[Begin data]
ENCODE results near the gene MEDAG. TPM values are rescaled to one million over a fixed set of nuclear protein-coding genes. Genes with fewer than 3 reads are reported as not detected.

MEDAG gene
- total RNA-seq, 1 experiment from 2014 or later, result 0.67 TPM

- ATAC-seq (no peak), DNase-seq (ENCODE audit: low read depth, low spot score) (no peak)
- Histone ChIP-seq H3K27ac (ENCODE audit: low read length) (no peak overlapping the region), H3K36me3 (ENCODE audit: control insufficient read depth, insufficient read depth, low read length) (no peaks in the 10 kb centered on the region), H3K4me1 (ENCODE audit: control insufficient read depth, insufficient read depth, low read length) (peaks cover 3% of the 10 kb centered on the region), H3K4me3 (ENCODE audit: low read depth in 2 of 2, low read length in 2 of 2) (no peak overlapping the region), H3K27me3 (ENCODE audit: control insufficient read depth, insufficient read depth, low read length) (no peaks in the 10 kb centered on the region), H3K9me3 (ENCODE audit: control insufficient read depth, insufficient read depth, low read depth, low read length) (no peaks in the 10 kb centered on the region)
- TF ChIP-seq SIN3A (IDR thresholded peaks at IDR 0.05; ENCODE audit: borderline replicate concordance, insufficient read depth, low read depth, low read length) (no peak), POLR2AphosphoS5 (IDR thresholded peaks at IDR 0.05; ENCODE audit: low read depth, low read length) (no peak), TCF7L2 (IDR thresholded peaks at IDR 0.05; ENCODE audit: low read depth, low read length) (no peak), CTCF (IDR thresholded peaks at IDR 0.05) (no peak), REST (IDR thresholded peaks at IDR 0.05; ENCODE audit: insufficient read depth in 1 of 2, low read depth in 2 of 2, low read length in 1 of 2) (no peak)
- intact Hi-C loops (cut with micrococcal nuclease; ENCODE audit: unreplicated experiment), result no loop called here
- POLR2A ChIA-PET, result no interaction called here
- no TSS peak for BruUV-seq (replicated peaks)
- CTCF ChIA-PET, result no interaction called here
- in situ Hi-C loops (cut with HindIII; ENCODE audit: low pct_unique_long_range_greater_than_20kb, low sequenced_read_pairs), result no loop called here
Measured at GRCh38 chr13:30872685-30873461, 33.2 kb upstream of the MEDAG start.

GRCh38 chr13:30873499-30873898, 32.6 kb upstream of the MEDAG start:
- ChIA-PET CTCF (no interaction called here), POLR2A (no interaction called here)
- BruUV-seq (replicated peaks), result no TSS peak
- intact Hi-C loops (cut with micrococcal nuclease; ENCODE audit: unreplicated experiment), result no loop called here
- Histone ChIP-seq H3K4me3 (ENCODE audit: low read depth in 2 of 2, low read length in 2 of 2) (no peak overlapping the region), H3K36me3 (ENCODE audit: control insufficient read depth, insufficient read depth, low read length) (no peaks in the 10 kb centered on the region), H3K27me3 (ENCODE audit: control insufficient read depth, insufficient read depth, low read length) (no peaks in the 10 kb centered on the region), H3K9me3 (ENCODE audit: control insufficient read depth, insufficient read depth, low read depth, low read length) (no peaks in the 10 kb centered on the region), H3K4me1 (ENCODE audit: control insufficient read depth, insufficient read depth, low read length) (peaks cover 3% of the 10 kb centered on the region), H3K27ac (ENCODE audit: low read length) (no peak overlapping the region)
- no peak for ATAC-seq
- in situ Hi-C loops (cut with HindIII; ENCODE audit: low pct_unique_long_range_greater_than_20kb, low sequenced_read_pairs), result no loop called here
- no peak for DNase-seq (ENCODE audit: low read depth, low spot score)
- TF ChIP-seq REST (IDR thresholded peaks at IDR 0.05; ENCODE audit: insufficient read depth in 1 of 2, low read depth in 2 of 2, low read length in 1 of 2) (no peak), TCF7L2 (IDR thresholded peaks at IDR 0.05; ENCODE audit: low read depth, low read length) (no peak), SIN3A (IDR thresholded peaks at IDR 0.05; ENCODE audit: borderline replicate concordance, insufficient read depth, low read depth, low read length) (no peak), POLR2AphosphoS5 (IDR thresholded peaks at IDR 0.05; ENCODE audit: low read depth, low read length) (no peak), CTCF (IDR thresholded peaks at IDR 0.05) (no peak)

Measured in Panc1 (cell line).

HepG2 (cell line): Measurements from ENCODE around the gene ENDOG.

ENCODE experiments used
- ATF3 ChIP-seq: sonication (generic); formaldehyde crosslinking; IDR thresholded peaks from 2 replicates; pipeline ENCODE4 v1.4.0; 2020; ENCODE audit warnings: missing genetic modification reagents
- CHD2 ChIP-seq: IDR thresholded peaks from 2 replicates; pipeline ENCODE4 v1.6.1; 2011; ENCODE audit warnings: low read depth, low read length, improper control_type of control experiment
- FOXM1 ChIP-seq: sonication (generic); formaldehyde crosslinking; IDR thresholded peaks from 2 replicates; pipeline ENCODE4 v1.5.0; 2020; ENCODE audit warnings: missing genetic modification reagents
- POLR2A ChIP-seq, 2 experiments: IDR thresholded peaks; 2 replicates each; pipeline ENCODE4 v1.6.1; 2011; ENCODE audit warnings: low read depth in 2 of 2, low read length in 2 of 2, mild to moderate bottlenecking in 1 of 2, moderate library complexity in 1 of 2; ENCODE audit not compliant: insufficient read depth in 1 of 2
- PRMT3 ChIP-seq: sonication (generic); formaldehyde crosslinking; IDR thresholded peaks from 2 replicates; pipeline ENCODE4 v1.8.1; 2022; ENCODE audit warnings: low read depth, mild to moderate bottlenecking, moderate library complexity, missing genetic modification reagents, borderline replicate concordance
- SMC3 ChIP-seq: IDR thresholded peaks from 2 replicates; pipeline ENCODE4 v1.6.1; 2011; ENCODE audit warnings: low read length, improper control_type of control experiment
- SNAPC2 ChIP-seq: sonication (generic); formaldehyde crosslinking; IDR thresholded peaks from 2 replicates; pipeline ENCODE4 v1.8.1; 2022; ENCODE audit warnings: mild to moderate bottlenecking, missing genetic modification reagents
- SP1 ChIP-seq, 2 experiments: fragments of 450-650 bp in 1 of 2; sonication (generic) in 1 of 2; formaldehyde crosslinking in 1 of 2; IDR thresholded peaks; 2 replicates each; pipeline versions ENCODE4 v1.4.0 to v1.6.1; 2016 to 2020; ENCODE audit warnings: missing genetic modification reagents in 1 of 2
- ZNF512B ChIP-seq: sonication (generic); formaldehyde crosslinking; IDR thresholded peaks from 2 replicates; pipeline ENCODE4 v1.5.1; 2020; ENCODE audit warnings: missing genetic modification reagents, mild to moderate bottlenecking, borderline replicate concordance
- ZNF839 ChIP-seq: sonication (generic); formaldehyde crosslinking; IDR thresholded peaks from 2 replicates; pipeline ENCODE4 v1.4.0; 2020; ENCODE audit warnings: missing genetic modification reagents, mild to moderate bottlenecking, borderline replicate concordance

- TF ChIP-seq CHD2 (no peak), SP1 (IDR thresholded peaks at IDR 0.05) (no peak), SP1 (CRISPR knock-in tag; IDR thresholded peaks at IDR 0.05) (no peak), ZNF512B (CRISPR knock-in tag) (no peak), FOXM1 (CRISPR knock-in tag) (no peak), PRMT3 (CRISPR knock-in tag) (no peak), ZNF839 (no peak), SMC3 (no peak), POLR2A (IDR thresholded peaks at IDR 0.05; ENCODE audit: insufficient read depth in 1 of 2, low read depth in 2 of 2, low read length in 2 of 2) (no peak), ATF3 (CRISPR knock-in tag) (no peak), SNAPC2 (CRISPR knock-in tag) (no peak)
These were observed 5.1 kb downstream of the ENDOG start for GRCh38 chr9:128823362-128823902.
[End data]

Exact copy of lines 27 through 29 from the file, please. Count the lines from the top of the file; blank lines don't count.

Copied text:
- FOXM1 ChIP-seq: sonication (generic); formaldehyde crosslinking; IDR thresholded peaks from 2 replicates; pipeline ENCODE4 v1.5.0; 2020; ENCODE audit warnings: missing genetic modification reagents
- POLR2A ChIP-seq, 2 experiments: IDR thresholded peaks; 2 replicates each; pipeline ENCODE4 v1.6.1; 2011; ENCODE audit warnings: low read depth in 2 of 2, low read length in 2 of 2, mild to moderate bottlenecking in 1 of 2, moderate library complexity in 1 of 2; ENCODE audit not compliant: insufficient read depth in 1 of 2
- PRMT3 ChIP-seq: sonication (generic); formaldehyde crosslinking; IDR thresholded peaks from 2 replicates; pipeline ENCODE4 v1.8.1; 2022; ENCODE audit warnings: low read depth, mild to moderate bottlenecking, moderate library complexity, missing genetic modification reagents, borderline replicate concordance